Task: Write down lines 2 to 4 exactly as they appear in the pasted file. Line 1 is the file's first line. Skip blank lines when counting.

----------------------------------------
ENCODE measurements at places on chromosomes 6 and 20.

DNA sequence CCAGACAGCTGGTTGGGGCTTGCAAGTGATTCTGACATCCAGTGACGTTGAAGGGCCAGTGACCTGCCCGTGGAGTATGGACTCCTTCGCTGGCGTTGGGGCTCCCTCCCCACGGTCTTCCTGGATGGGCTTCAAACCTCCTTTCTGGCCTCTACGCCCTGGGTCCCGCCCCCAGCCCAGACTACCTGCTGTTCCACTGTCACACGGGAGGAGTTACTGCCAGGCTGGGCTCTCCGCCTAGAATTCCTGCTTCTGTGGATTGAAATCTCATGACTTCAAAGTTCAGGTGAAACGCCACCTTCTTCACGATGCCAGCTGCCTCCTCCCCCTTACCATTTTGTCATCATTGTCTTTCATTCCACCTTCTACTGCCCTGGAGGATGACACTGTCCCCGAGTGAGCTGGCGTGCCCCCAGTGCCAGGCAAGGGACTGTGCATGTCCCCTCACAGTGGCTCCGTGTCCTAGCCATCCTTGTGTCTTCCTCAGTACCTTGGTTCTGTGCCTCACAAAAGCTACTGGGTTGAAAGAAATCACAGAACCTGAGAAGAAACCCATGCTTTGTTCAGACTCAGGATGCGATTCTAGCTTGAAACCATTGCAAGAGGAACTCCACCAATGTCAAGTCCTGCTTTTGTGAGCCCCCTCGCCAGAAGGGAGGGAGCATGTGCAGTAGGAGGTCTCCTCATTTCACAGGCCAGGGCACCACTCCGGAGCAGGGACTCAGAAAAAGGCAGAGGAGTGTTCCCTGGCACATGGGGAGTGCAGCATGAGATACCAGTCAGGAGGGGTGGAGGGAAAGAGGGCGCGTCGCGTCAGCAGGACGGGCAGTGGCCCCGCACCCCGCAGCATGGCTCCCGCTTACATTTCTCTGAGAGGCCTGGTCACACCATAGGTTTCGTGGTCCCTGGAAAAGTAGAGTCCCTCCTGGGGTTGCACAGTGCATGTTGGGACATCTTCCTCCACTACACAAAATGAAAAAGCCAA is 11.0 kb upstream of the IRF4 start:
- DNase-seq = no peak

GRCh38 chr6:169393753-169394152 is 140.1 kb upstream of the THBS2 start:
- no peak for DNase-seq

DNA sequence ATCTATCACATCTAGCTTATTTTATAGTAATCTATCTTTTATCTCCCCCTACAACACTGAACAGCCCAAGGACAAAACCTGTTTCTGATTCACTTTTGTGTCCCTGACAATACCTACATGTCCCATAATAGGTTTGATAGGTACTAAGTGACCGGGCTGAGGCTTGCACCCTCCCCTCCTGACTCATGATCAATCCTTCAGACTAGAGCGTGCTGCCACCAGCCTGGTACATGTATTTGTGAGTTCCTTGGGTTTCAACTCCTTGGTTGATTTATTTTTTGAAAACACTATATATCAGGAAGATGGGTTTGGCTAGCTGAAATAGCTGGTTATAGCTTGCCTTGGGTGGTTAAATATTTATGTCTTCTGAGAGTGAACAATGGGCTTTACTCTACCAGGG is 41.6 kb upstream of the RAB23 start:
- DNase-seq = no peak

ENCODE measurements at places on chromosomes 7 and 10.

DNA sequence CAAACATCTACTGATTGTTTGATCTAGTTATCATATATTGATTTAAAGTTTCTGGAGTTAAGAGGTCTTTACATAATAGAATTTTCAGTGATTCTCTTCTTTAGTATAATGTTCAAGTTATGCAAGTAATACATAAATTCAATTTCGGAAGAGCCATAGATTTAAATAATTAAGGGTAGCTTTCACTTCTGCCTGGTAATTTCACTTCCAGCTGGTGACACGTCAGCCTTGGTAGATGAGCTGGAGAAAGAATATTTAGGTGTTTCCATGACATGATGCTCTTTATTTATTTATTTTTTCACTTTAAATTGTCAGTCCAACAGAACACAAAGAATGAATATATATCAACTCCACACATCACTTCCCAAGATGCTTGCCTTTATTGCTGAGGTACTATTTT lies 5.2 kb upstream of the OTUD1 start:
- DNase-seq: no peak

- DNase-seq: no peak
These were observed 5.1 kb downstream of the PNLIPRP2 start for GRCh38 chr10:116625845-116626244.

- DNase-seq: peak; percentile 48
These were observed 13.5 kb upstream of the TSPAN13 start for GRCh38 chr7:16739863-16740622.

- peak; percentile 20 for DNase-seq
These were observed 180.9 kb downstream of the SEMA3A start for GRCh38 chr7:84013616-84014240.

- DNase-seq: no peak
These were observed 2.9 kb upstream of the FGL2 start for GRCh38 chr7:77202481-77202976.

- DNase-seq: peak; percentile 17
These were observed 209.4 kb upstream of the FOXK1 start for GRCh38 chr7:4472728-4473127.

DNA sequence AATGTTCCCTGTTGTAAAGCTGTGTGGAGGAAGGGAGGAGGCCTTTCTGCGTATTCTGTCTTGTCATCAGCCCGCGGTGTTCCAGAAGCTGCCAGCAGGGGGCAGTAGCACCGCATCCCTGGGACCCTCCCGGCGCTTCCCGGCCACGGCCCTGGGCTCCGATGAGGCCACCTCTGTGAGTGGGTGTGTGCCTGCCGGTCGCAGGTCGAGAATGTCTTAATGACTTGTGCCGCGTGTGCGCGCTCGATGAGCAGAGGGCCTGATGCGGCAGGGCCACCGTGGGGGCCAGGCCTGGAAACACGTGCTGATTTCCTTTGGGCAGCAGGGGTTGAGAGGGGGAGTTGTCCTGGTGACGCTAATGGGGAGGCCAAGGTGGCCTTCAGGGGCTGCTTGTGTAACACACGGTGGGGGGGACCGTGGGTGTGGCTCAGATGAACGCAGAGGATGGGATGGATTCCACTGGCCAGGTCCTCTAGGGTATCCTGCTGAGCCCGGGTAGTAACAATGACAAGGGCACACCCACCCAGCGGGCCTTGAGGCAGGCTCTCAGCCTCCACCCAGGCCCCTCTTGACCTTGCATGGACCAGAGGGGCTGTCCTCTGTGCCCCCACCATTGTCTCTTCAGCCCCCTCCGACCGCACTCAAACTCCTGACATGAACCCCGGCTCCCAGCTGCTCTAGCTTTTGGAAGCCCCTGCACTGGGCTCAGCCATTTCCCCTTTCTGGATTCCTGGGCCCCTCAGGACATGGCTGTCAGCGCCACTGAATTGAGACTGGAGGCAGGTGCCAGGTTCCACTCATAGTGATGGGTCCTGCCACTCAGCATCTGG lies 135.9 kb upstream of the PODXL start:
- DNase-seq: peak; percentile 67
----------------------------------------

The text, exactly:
DNA sequence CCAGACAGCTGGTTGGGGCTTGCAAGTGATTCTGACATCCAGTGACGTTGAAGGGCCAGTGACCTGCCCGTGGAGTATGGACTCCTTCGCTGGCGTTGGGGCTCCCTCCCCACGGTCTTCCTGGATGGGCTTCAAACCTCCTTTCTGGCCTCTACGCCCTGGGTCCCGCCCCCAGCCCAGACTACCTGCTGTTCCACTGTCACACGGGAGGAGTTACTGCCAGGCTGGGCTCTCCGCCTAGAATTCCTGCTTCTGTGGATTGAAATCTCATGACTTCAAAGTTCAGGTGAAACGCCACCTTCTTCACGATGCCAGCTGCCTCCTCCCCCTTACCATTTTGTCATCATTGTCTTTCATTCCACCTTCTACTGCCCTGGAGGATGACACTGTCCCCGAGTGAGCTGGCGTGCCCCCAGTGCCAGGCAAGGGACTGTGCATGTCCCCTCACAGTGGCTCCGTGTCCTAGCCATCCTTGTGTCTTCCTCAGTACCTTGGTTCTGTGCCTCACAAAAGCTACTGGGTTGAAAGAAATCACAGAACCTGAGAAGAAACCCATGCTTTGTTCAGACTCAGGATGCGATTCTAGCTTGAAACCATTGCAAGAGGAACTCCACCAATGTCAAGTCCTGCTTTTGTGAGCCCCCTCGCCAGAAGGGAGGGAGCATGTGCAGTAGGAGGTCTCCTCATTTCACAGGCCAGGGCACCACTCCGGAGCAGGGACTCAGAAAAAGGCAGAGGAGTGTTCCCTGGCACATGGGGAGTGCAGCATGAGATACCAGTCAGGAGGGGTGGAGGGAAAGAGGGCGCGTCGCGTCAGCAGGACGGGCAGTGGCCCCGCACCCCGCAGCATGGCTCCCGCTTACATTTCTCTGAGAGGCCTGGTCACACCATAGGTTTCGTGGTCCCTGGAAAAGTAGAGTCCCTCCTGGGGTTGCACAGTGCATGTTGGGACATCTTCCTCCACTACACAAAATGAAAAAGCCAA is 11.0 kb upstream of the IRF4 start:
- DNase-seq = no peak

GRCh38 chr6:169393753-169394152 is 140.1 kb upstream of the THBS2 start: